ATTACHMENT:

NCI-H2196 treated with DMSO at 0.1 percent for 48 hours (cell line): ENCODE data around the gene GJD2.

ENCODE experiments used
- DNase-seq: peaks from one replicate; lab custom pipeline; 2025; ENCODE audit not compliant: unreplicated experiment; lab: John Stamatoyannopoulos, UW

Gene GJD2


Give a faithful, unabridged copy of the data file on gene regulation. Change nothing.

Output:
NCI-H2196 treated with DMSO at 0.1 percent for 48 hours (cell line): ENCODE data around the gene GJD2.

ENCODE experiments used
- DNase-seq: peaks from one replicate; lab custom pipeline; 2025; ENCODE audit not compliant: unreplicated experiment; lab: John Stamatoyannopoulos, UW

Gene GJD2